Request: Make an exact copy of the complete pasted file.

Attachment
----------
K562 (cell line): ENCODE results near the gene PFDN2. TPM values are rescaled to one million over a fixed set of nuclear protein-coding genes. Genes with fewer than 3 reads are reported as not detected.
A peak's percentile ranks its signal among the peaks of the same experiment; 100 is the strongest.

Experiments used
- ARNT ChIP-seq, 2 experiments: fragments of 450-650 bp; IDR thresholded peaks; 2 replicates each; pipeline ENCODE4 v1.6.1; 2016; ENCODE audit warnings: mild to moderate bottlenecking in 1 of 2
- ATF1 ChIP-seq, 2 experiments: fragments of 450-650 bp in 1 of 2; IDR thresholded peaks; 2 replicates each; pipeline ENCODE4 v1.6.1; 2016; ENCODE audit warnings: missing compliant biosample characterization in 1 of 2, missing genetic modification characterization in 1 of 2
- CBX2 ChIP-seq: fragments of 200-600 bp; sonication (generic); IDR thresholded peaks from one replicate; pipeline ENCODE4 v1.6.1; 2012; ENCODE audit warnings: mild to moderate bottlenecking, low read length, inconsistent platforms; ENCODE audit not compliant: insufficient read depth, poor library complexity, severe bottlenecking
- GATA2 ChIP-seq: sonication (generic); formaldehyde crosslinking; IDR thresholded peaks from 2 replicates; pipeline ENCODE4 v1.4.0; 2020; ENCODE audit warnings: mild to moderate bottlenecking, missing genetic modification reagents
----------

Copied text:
K562 (cell line): ENCODE results near the gene PFDN2. TPM values are rescaled to one million over a fixed set of nuclear protein-coding genes. Genes with fewer than 3 reads are reported as not detected.
A peak's percentile ranks its signal among the peaks of the same experiment; 100 is the strongest.

Experiments used
- ARNT ChIP-seq, 2 experiments: fragments of 450-650 bp; IDR thresholded peaks; 2 replicates each; pipeline ENCODE4 v1.6.1; 2016; ENCODE audit warnings: mild to moderate bottlenecking in 1 of 2
- ATF1 ChIP-seq, 2 experiments: fragments of 450-650 bp in 1 of 2; IDR thresholded peaks; 2 replicates each; pipeline ENCODE4 v1.6.1; 2016; ENCODE audit warnings: missing compliant biosample characterization in 1 of 2, missing genetic modification characterization in 1 of 2
- CBX2 ChIP-seq: fragments of 200-600 bp; sonication (generic); IDR thresholded peaks from one replicate; pipeline ENCODE4 v1.6.1; 2012; ENCODE audit warnings: mild to moderate bottlenecking, low read length, inconsistent platforms; ENCODE audit not compliant: insufficient read depth, poor library complexity, severe bottlenecking
- GATA2 ChIP-seq: sonication (generic); formaldehyde crosslinking; IDR thresholded peaks from 2 replicates; pipeline ENCODE4 v1.4.0; 2020; ENCODE audit warnings: mild to moderate bottlenecking, missing genetic modification reagents